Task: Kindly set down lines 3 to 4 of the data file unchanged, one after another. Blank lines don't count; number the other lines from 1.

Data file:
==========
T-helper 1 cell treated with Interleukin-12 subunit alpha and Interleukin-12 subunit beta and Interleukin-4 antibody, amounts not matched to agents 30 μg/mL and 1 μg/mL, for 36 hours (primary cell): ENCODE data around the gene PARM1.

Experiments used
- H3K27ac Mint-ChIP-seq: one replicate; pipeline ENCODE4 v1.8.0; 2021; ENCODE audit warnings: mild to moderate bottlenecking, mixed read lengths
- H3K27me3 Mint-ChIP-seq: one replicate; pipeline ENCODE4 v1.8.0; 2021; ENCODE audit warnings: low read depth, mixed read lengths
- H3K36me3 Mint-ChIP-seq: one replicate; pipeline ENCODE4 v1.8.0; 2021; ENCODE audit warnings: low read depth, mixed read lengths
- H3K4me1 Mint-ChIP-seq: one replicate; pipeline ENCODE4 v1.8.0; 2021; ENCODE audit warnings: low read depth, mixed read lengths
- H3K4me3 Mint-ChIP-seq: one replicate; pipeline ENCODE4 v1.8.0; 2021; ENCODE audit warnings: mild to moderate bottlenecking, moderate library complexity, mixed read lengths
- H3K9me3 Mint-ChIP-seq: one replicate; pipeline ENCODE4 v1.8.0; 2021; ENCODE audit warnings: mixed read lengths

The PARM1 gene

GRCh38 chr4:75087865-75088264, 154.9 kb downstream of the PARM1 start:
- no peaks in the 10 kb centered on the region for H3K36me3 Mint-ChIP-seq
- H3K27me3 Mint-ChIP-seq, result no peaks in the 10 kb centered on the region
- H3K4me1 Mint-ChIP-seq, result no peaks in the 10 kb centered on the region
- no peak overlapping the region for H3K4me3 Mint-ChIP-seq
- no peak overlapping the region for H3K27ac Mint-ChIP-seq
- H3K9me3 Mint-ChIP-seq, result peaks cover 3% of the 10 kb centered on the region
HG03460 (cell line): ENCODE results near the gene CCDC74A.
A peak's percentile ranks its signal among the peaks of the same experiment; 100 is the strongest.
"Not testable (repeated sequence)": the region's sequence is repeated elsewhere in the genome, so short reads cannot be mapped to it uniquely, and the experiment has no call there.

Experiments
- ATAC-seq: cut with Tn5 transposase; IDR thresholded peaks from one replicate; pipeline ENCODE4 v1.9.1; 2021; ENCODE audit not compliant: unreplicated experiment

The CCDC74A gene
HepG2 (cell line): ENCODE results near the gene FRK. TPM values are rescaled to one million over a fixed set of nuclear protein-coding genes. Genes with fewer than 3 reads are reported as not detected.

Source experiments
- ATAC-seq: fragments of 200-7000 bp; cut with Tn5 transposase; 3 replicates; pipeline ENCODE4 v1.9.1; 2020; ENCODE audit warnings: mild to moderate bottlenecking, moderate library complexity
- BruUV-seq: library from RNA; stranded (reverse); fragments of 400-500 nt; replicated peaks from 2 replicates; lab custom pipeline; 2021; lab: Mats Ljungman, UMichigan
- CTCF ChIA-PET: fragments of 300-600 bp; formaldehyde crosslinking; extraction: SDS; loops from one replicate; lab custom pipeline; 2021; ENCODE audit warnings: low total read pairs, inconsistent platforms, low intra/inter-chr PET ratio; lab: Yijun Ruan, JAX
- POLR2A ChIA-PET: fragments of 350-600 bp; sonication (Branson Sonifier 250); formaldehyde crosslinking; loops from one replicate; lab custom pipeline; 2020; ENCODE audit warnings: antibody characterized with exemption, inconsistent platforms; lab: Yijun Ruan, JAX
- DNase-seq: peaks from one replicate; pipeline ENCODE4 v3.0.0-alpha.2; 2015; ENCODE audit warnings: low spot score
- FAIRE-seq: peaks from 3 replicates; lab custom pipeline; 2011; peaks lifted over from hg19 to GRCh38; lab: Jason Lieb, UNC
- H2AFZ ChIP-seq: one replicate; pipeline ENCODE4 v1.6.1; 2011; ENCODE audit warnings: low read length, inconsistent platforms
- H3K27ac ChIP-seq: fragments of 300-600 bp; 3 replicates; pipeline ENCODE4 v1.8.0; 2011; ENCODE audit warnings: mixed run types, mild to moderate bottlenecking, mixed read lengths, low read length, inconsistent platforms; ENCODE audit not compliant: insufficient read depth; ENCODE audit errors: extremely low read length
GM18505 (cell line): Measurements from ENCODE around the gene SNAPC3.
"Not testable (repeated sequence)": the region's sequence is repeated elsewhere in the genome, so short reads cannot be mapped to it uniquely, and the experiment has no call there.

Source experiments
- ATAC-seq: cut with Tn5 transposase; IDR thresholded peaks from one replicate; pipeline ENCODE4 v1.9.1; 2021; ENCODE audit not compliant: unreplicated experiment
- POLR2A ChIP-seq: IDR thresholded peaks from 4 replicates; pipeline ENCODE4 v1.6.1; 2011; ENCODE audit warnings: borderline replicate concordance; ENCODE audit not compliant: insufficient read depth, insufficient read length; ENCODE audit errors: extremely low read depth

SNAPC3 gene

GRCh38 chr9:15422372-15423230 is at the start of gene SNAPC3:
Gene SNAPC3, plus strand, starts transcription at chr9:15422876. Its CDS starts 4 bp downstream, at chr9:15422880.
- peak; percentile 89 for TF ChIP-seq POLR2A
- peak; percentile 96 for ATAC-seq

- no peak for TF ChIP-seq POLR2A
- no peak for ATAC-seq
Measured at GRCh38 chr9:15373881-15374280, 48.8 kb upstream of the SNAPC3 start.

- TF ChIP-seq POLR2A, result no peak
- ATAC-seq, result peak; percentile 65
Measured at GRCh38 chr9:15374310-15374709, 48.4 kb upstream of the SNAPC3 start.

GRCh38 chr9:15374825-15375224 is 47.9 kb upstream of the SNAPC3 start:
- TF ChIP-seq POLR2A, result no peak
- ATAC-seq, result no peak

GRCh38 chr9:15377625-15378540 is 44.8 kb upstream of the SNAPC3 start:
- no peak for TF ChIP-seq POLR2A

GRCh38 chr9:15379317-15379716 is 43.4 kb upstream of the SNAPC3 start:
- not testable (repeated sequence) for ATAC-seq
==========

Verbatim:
- H3K27ac Mint-ChIP-seq: one replicate; pipeline ENCODE4 v1.8.0; 2021; ENCODE audit warnings: mild to moderate bottlenecking, mixed read lengths
- H3K27me3 Mint-ChIP-seq: one replicate; pipeline ENCODE4 v1.8.0; 2021; ENCODE audit warnings: low read depth, mixed read lengths